Cape of plenty – property more popular than ever

The Cape metro has once again come out tops in the country for house price growth with an average appreciation rate of 7.8 percent as at the second quarter of this year. It also ranks tops for confidence and market strength according to the latest FNB Property Barometer.

Chairman of the Seeff property group, Samuel Seeff, says there can be little doubt that the Cape and its property is more popular than ever.

“Aside from local buyers trading up and down, FNB again confirmed that the Cape continues to experience high levels of migration from other provinces including the country’s biggest economy, Gauteng. With that comes a rise in the demand for homes to buy and rent,” says Seeff.

“Lightstone data shows that some R18.5 billion worth of property has already been sold for the metro over the last year and most agents now cite a lack of stock rather than buyers as the biggest challenge for the market.

“Aside from a shortage of properties to sell in many areas, rental agents are also pointing to shortages to meet the demand for rental accommodation, not only at the bottom end of the market, but also in the more expensive suburbs.”

He says relatively new developments such as those at the V&A Waterfront and in the Cape Town CBD, which couldn’t find buyers five years ago, have now just about sold out and it would be difficult to find anything on the market for under R5 million at the Waterfront.

Almost across the board, property values in the various suburbs of the city are up notably. In some hot spots, price growth has significantly outpaced the average cited by FNB, says Seeff.

“On the Atlantic seaboard for example, the average sales price for the first half of this year, based on Propstats data, is around R7.3m, over a million more than last year’s price of around R6.1m.

“Tourists too are flocking to the city. Already a world-class destination, we will soon see more cruise ships as our very own cruise terminal gets under way at the V&A Waterfront. We may even see a grand prix as early as 2017 according to recent news reports.”

That Cape Town is the best run metro in the country is a big draw-card for investment, property included says Seeff. And, hardly a month goes by without yet another influential international tourism accolade added to an already impressive list of awards for the city.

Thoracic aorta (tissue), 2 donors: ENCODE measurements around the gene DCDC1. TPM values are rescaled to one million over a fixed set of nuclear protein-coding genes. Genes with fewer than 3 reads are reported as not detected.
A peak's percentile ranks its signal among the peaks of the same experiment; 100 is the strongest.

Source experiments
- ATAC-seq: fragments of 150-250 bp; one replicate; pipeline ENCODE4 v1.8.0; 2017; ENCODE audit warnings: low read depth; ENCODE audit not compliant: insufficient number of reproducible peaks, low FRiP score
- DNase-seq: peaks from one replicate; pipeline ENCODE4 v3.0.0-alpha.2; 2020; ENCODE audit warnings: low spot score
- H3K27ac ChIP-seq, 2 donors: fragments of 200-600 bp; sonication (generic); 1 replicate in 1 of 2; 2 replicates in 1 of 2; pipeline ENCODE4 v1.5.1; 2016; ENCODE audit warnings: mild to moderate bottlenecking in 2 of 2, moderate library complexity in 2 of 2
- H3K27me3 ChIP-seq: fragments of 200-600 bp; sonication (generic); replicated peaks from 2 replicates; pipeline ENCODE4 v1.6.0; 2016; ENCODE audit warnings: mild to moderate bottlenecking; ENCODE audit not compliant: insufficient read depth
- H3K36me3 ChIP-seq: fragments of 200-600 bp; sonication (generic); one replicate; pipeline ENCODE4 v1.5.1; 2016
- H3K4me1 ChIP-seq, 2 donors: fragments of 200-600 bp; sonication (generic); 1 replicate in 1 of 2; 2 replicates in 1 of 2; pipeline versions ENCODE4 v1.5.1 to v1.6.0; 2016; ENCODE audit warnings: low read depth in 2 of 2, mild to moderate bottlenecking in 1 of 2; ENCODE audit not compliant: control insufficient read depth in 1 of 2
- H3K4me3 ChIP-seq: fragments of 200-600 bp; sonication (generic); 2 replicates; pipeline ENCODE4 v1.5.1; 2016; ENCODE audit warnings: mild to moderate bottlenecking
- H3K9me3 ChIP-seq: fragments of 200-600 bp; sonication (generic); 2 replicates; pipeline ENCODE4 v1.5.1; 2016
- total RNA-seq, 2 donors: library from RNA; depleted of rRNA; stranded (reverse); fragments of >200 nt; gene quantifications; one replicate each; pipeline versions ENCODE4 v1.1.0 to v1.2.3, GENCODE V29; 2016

“People come from across the continent and globe to visit, live and buy property here,” he says.

“Although confidence in the Cape remains strong, the latest business confidence index from SACCI (South African Chamber of Commerce and Industry) has put business confidence at a 16-year low. Add to that the economic impact of the energy crisis and poor perception of most provinces when it comes to service delivery and infrastructure and you can see the attraction of the Cape.”

This also affects confidence in property as a store of wealth, says Seeff. People are voting with their feet when it comes to the Cape, but are prepared to pay significantly more for property here compared to for example Sandton, the financial and wealth hub of the continent, and especially Pretoria, the country’s capital and governmental seat.

“In Sandton, only a handful of residential properties are sold for over R15m. In Pretoria, almost nothing sells for over R10m.

“In Cape Town however, a R20m sale now hardly lifts an eyebrow. Since the start of last year for example, about 82 sales of homes priced over R20m worth a total of almost R2.5bn have been concluded in the Cape metro. Seeff alone has sold a number of homes in the R40m to a R100m price range in Atlantic seaboard suburbs such as Clifton, Fresnaye and Bantry Bay,” says Seeff.

He says the value of Cape property can also be illustrated by looking at the comparative average cost of a luxury family home of 700 to 800m2 with four bedrooms, several garages and a swimming pool. In Pretoria such a house would cost aroundR5m to R6m, and in Sandton, probably around R10m to R11m.

In Cape Town’s southern suburbs such as Constantia and Bishopscourt, he says, you would pay around R16m to R20m. In the Atlantic seaboard suburbs such as Clifton, Fresnaye and Bantry Bay however, you could expect to pay from R20m to around R100m.

“Looking ahead to the rest of the year, we expect the Cape property market to remain active. Although sales may well be slowing in some areas, we believe this is in large part attributable to a lack of stock rather than a significant slowdown in demand.

“Our branches continue reporting plenty of buyer interest and strong attendance at the weekly show houses. And, with fewer houses on the market, these are now selling much faster and for better prices.

“Although FNB points to a market average of around 9.1 weeks for the metro, well-priced properties priced under R1.5m price are moving much faster than this. Propstats data for example points to almost half of all recent sales below this price as selling within a week of listing and for within 5 percent of the listed price.”

Capetonians are also buying second homes again, says Seeff. Many of the coastal areas – notably villages such as Langebaan on the West Coast, Pringle Bay, Hermanus and even as far as Witsand on the southern coast are all reporting increased sales to Cape buyers.

“Aside from locals trading up and down and the steady influx from other provinces, especially Gauteng driving higher demand for homes in the city, it remains a hot spot for foreign holiday home buyers. Since the start of last summer, sales to foreign buyers were up to about R1.4b across the metro.”

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